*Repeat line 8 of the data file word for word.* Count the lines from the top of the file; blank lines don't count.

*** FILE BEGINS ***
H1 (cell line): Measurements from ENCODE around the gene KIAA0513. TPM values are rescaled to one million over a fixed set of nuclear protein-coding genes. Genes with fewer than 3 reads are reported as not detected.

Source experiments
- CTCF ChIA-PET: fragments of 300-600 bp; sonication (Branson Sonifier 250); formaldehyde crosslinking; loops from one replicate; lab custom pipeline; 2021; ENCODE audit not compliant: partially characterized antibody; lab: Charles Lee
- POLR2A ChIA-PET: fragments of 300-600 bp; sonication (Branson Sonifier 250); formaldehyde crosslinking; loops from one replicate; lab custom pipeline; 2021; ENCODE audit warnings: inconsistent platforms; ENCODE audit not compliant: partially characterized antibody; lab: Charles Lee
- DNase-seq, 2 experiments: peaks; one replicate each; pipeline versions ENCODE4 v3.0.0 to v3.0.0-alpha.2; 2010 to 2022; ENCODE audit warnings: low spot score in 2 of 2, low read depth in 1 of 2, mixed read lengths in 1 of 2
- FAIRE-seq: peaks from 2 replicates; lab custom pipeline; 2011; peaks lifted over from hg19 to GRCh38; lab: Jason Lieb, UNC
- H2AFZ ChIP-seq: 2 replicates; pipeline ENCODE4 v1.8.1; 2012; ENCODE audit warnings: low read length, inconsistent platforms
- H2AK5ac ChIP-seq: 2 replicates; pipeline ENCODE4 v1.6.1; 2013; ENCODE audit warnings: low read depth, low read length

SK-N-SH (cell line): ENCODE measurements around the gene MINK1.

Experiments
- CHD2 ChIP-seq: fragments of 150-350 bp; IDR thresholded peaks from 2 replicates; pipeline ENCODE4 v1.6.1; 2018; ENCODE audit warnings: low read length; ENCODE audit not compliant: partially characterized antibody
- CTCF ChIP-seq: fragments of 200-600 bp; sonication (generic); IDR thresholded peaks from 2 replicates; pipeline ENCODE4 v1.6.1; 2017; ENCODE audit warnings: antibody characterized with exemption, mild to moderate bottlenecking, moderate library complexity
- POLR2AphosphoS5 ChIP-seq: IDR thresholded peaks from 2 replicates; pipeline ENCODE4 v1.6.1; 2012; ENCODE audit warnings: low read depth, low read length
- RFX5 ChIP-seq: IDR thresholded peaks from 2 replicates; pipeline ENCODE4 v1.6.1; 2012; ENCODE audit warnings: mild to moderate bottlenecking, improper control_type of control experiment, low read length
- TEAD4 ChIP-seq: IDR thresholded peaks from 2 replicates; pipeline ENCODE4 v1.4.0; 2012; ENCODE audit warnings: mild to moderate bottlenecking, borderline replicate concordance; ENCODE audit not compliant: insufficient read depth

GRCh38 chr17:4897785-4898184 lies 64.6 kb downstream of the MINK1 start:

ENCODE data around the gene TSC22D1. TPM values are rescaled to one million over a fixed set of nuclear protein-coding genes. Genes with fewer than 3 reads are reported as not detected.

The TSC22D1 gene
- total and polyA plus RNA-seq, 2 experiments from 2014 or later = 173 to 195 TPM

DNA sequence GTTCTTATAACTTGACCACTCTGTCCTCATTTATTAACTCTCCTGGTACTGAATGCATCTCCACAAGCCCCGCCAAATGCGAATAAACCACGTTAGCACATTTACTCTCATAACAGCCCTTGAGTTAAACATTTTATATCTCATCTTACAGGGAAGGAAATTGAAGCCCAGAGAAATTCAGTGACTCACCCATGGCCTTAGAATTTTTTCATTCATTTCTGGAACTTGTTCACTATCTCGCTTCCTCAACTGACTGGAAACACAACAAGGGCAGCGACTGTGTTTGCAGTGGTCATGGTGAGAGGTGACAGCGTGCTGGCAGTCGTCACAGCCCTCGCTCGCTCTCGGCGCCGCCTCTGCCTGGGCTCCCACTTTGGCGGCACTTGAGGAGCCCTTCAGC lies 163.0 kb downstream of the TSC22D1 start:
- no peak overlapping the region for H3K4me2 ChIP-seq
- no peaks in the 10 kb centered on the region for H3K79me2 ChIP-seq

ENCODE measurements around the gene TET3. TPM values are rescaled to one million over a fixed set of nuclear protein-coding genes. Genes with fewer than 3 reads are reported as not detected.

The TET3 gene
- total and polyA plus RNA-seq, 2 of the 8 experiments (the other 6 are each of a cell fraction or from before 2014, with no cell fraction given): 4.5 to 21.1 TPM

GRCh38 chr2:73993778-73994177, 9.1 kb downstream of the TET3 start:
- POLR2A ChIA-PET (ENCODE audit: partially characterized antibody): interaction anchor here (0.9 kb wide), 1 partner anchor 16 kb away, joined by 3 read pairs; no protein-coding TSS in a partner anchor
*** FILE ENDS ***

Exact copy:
- H2AK5ac ChIP-seq: 2 replicates; pipeline ENCODE4 v1.6.1; 2013; ENCODE audit warnings: low read depth, low read length